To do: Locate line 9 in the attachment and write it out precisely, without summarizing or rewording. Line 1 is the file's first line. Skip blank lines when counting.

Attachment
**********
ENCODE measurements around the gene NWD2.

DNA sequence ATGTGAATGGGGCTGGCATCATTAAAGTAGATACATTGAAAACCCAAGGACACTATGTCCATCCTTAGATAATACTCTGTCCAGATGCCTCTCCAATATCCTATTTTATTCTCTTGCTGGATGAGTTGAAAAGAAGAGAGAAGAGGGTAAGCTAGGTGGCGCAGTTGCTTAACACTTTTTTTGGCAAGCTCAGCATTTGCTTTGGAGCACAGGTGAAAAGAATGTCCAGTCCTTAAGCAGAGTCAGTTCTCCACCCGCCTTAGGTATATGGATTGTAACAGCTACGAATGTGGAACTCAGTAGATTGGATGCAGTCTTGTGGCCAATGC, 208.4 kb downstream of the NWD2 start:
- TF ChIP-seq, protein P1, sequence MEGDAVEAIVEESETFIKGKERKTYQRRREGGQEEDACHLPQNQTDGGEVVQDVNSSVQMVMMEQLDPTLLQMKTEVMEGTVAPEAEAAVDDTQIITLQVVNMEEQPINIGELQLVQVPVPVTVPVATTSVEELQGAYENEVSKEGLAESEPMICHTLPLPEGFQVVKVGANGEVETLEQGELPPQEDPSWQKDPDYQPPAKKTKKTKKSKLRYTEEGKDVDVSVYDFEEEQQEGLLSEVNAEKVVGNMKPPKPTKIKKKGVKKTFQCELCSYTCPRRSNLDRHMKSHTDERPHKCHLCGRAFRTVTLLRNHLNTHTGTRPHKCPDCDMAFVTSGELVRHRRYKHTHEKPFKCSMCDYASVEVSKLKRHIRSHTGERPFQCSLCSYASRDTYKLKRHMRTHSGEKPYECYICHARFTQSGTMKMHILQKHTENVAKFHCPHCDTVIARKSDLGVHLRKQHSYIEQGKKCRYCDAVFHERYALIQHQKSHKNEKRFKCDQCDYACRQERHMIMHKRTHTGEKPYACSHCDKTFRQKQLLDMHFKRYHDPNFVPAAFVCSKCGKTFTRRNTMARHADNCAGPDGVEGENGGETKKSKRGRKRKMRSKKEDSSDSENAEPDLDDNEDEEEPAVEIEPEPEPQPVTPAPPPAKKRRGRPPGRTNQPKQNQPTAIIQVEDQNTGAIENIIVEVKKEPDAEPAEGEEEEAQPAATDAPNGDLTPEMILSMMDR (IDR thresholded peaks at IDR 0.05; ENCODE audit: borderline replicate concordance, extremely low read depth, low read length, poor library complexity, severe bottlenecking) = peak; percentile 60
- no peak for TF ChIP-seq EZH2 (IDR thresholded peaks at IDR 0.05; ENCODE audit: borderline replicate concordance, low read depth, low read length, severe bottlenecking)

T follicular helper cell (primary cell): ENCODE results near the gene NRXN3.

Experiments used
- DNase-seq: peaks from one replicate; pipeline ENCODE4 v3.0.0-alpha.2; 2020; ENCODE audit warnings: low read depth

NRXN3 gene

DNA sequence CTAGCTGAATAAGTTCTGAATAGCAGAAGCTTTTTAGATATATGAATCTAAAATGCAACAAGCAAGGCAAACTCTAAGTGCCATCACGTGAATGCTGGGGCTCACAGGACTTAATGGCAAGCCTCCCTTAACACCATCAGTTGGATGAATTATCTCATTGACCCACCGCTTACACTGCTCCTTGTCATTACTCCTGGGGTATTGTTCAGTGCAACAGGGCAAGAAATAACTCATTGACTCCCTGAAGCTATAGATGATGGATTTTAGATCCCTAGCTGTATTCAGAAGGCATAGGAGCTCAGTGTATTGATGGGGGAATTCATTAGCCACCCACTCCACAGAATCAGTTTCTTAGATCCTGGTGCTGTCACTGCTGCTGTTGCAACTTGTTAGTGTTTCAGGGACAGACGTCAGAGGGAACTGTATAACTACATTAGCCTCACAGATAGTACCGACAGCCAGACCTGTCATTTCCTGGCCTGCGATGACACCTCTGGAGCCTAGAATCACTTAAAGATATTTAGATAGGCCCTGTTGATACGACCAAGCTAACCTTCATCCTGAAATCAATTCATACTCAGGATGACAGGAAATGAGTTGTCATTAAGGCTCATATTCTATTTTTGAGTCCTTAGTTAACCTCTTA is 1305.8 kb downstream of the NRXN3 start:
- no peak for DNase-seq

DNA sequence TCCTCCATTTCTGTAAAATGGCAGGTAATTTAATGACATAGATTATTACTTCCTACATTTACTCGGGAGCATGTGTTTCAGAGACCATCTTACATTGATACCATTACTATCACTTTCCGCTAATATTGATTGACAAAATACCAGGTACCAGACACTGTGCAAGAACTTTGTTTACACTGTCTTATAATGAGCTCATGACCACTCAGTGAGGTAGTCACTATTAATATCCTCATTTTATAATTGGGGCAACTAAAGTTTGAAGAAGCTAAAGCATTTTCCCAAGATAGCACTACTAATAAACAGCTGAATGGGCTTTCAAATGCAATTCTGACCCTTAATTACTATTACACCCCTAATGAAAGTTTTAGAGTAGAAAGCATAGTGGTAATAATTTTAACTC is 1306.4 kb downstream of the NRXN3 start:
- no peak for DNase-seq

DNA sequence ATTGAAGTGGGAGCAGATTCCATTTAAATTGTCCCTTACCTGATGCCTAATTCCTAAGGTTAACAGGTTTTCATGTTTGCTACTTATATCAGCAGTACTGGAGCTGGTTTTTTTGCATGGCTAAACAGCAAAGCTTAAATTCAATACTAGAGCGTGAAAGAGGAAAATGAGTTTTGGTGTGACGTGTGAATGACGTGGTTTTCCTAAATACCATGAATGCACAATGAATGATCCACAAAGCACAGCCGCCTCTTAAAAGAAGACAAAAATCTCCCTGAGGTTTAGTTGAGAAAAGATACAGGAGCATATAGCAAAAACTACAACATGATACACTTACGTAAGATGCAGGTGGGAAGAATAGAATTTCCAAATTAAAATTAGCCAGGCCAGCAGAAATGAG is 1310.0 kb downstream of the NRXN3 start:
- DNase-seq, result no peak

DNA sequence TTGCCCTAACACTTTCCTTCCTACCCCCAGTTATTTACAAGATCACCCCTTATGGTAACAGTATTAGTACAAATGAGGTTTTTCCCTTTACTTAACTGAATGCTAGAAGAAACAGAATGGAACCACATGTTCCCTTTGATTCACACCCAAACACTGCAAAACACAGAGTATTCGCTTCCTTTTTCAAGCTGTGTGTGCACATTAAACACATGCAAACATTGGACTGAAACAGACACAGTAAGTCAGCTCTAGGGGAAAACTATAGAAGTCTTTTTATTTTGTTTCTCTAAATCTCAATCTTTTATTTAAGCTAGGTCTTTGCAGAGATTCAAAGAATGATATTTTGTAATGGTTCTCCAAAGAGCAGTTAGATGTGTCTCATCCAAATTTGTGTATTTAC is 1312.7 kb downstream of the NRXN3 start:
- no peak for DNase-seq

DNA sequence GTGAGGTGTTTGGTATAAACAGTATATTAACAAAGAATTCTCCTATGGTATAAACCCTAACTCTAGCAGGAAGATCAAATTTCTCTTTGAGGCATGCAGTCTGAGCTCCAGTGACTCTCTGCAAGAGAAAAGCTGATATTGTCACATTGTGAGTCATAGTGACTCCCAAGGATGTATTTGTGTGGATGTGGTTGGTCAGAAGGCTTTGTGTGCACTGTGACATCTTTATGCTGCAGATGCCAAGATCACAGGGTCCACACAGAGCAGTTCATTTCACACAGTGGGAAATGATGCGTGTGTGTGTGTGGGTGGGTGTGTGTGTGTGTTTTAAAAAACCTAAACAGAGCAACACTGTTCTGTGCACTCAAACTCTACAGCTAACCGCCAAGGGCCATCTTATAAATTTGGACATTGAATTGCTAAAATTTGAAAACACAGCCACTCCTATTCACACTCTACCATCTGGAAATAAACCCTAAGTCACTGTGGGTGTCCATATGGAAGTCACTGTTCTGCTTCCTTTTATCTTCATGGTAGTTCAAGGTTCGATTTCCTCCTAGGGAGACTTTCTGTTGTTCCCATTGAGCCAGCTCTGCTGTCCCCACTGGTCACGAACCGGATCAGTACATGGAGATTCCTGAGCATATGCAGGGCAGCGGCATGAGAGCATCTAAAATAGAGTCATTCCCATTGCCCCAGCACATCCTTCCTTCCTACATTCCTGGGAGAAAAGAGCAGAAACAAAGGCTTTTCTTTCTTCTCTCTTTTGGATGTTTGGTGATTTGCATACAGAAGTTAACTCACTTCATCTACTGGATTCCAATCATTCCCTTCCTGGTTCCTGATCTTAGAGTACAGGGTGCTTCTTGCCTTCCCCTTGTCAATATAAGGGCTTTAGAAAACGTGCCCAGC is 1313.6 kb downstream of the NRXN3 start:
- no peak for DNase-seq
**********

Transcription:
DNA sequence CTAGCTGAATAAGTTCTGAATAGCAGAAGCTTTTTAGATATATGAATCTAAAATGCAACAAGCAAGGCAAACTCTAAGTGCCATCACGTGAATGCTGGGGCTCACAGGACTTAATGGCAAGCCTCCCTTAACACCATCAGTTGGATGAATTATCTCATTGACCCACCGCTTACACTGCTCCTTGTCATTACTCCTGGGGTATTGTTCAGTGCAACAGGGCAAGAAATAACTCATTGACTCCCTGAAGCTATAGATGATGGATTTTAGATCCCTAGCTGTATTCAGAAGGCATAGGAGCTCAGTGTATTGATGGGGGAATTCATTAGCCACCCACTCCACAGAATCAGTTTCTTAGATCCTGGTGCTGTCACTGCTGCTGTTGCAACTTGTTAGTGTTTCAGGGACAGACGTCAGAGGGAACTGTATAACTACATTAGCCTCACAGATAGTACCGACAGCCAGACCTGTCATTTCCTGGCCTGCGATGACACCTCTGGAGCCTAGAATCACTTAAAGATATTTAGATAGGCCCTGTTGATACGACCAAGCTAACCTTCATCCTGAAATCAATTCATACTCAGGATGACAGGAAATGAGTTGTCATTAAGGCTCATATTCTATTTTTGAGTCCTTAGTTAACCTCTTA is 1305.8 kb downstream of the NRXN3 start: